In 1991, Troy Davis was convicted of and sentenced to death for the killing of a White police officer named Mark McPhail.  McPhail was shot while coming to the aid of a homeless man who was being pistol whipped in a parking lot.  The day after the murder, Sylvester “Redd” Coles, a man who was present at the event, came forward and accused Troy Davis of the crime.  Despite a complete lack of physical evidence tying him to the crime, Davis was convicted because of the testimony of 9 key prosecution witnesses.

In the time since his prosecution, a tremendous amount of evidence has come to light that casts doubt on Davis’ guilt.  7 of the 9 witnesses recanted their testimony, some saying they were bullied and pressured by police to say that Troy Davis was the killer.  An acquaintance of Sylvester “Redd” Coles has come forward, claiming that Coles had admitted to the murder and to setting up Davis.

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Should White folks profit from Diversity work?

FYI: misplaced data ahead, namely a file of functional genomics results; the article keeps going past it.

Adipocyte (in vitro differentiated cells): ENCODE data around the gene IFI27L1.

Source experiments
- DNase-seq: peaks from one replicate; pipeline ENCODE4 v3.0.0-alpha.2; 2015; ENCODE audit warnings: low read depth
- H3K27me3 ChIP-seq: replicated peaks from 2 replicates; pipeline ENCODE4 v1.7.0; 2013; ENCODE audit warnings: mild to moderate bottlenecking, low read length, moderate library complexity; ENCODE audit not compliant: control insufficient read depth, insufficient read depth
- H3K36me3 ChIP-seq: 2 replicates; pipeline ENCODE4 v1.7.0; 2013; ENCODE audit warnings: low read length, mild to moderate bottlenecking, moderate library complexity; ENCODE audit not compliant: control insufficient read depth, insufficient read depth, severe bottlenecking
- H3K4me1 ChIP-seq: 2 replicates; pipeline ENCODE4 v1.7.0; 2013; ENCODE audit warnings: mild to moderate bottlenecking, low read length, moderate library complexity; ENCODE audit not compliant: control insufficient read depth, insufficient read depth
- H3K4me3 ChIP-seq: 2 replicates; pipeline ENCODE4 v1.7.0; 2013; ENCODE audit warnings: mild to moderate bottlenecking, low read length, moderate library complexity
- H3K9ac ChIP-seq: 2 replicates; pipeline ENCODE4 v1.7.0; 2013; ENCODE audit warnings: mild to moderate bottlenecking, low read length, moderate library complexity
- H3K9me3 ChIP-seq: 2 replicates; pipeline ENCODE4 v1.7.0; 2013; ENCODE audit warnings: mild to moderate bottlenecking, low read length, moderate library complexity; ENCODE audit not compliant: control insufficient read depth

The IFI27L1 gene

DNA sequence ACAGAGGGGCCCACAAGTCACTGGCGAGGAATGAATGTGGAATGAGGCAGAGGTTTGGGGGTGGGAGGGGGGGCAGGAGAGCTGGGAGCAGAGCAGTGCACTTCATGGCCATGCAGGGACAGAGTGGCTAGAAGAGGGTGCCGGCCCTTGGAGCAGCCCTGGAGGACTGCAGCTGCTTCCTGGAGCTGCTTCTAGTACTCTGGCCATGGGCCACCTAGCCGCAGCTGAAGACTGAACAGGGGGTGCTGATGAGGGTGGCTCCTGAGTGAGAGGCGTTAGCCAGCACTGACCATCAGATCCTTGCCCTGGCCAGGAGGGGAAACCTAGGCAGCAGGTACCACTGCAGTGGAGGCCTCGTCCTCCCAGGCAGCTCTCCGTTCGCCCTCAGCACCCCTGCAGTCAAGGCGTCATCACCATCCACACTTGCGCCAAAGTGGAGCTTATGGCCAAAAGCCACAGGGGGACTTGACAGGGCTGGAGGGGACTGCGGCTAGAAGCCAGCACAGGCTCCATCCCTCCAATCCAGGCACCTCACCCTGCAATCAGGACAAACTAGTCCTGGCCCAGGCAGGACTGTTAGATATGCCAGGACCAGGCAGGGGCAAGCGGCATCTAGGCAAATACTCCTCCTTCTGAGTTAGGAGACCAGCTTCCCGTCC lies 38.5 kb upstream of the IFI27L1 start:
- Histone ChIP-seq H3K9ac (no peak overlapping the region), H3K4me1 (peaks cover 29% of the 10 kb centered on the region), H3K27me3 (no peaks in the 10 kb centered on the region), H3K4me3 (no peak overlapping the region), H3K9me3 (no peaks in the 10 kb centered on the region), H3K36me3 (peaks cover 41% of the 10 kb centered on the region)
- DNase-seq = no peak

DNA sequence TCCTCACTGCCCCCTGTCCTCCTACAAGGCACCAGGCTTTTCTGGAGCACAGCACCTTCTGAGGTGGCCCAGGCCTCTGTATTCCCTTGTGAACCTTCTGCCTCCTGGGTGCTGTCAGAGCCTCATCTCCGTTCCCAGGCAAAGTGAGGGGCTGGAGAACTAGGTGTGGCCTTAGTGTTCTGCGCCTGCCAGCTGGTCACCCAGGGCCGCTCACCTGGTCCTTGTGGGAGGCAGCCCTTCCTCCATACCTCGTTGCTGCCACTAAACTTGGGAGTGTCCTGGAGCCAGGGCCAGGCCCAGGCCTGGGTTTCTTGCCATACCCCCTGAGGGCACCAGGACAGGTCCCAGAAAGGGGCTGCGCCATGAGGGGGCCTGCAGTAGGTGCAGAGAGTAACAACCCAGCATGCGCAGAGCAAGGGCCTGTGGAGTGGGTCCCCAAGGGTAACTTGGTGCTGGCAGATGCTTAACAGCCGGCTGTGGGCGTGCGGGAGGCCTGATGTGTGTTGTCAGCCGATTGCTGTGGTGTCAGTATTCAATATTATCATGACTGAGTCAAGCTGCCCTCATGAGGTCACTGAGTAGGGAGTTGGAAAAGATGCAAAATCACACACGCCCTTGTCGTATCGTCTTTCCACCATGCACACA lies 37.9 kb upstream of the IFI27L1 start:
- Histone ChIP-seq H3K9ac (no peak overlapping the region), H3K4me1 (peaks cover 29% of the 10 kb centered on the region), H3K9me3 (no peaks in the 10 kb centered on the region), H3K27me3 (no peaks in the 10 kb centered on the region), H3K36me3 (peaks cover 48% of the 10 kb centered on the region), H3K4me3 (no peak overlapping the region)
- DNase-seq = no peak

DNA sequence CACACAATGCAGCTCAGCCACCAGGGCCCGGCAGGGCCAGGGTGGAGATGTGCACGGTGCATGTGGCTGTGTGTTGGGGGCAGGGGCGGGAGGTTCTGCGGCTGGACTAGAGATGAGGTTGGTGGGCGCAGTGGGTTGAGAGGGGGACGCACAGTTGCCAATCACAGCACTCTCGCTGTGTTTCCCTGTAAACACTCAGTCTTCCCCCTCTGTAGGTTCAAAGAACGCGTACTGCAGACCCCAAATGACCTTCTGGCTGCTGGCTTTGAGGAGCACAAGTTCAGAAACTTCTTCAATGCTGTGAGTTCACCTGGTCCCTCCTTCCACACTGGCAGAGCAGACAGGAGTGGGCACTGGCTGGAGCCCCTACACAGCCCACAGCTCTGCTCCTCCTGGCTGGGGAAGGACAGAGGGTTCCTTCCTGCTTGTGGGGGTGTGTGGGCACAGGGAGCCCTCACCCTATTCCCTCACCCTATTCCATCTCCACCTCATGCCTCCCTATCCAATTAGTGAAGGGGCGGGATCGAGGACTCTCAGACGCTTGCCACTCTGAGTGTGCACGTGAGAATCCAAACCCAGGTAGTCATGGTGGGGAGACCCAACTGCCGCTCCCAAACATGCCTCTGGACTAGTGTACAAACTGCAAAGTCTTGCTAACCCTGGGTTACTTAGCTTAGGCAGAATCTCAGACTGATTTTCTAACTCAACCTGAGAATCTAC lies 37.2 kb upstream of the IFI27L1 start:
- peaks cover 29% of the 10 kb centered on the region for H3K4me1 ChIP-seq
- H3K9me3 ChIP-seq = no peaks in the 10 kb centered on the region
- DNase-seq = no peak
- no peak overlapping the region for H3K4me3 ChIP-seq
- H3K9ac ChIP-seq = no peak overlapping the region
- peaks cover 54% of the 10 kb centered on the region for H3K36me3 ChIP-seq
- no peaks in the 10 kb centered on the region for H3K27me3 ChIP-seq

When I attended and presented at the White Privilege Conference in April, I took part in and heard some amazing workshops and keynotes, and I learned a lot.  Some of them made me feel good, reinforcing some of my current views.  I mean, let’s be honest.  A lot of us attend conferences to hear our world view reflected back at us.  What I had not quite expected, though, was to be challenged to my core.

One of my mentors once told me that any time I find myself comfortable, it’s time to look around and unsettle myself because no true growth and change comes from a space of comfort.  Thus, knowing that it would make me quite uncomfortable, I decided to attend a workshop entitled, “Profiting from Privilege: An Open Dialogue about the Ethics Involved with White Consultants and Keynote Speakers on White Privilege” led by a professor at Metropolitan State University named Paul Spies.  It promised to grapple with the question, “Should white speakers and consultants profit from their ‘expertise’ in helping other white people understand and grapple with white privilege?”

Going into the room, I knew that I was going to be challenged a lot, and I kept repeating to myself, “Don’t allow feeling defensive to cloud your ability to listen to the legitimate feelings and concerns of others.”  My hands were shaking, and my heart was beating fast.  After all, the very nature of this workshop was challenging the foundation and ethics of the business that I have been working so hard to establish, that I care so much about, and in which I have invested a tremendous amount of money.